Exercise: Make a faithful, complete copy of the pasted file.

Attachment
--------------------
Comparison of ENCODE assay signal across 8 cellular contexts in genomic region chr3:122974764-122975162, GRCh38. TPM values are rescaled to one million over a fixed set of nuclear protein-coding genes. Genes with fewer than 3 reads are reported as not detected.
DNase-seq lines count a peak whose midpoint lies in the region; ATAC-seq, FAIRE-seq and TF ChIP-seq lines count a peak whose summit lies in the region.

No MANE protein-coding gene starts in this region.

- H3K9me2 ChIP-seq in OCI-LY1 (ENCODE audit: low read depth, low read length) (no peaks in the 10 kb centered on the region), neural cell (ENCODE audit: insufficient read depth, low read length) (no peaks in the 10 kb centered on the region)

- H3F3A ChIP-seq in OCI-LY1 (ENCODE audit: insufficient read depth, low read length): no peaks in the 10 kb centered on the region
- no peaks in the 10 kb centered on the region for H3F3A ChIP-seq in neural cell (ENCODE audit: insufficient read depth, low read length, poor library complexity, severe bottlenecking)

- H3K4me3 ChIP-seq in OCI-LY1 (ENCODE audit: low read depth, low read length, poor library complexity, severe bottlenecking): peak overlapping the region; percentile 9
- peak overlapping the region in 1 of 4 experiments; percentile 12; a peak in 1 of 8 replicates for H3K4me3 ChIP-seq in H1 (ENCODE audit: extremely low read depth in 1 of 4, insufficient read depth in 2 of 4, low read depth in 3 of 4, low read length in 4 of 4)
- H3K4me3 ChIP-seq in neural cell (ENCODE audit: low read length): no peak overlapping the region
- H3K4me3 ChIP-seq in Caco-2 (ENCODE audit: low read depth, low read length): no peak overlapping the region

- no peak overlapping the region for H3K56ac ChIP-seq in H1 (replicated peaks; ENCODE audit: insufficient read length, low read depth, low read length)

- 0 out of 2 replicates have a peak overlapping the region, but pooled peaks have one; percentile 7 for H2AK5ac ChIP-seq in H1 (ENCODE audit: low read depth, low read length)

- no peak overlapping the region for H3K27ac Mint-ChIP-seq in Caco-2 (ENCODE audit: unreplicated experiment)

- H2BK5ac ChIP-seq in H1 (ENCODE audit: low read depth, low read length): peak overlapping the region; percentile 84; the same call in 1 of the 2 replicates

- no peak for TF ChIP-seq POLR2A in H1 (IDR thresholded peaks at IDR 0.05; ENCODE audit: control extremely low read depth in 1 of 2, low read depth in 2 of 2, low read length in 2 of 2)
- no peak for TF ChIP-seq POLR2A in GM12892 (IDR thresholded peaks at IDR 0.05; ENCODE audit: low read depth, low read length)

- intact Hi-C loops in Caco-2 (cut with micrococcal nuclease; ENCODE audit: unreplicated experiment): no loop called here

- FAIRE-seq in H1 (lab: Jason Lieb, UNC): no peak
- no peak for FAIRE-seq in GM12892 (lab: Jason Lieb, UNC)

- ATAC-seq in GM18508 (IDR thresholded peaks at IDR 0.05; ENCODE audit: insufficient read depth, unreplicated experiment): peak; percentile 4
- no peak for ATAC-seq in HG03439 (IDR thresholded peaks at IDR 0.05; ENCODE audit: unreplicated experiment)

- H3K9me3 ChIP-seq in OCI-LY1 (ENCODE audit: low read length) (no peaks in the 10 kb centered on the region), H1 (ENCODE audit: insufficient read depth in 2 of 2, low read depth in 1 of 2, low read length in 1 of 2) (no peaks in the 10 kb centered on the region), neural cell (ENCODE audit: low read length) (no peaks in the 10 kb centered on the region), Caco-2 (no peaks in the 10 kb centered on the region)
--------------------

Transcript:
Comparison of ENCODE assay signal across 8 cellular contexts in genomic region chr3:122974764-122975162, GRCh38. TPM values are rescaled to one million over a fixed set of nuclear protein-coding genes. Genes with fewer than 3 reads are reported as not detected.
DNase-seq lines count a peak whose midpoint lies in the region; ATAC-seq, FAIRE-seq and TF ChIP-seq lines count a peak whose summit lies in the region.

No MANE protein-coding gene starts in this region.

- H3K9me2 ChIP-seq in OCI-LY1 (ENCODE audit: low read depth, low read length) (no peaks in the 10 kb centered on the region), neural cell (ENCODE audit: insufficient read depth, low read length) (no peaks in the 10 kb centered on the region)

- H3F3A ChIP-seq in OCI-LY1 (ENCODE audit: insufficient read depth, low read length): no peaks in the 10 kb centered on the region
- no peaks in the 10 kb centered on the region for H3F3A ChIP-seq in neural cell (ENCODE audit: insufficient read depth, low read length, poor library complexity, severe bottlenecking)

- H3K4me3 ChIP-seq in OCI-LY1 (ENCODE audit: low read depth, low read length, poor library complexity, severe bottlenecking): peak overlapping the region; percentile 9
- peak overlapping the region in 1 of 4 experiments; percentile 12; a peak in 1 of 8 replicates for H3K4me3 ChIP-seq in H1 (ENCODE audit: extremely low read depth in 1 of 4, insufficient read depth in 2 of 4, low read depth in 3 of 4, low read length in 4 of 4)
- H3K4me3 ChIP-seq in neural cell (ENCODE audit: low read length): no peak overlapping the region
- H3K4me3 ChIP-seq in Caco-2 (ENCODE audit: low read depth, low read length): no peak overlapping the region

- no peak overlapping the region for H3K56ac ChIP-seq in H1 (replicated peaks; ENCODE audit: insufficient read length, low read depth, low read length)

- 0 out of 2 replicates have a peak overlapping the region, but pooled peaks have one; percentile 7 for H2AK5ac ChIP-seq in H1 (ENCODE audit: low read depth, low read length)

- no peak overlapping the region for H3K27ac Mint-ChIP-seq in Caco-2 (ENCODE audit: unreplicated experiment)

- H2BK5ac ChIP-seq in H1 (ENCODE audit: low read depth, low read length): peak overlapping the region; percentile 84; the same call in 1 of the 2 replicates

- no peak for TF ChIP-seq POLR2A in H1 (IDR thresholded peaks at IDR 0.05; ENCODE audit: control extremely low read depth in 1 of 2, low read depth in 2 of 2, low read length in 2 of 2)
- no peak for TF ChIP-seq POLR2A in GM12892 (IDR thresholded peaks at IDR 0.05; ENCODE audit: low read depth, low read length)

- intact Hi-C loops in Caco-2 (cut with micrococcal nuclease; ENCODE audit: unreplicated experiment): no loop called here

- FAIRE-seq in H1 (lab: Jason Lieb, UNC): no peak
- no peak for FAIRE-seq in GM12892 (lab: Jason Lieb, UNC)

- ATAC-seq in GM18508 (IDR thresholded peaks at IDR 0.05; ENCODE audit: insufficient read depth, unreplicated experiment): peak; percentile 4
- no peak for ATAC-seq in HG03439 (IDR thresholded peaks at IDR 0.05; ENCODE audit: unreplicated experiment)

- H3K9me3 ChIP-seq in OCI-LY1 (ENCODE audit: low read length) (no peaks in the 10 kb centered on the region), H1 (ENCODE audit: insufficient read depth in 2 of 2, low read depth in 1 of 2, low read length in 1 of 2) (no peaks in the 10 kb centered on the region), neural cell (ENCODE audit: low read length) (no peaks in the 10 kb centered on the region), Caco-2 (no peaks in the 10 kb centered on the region)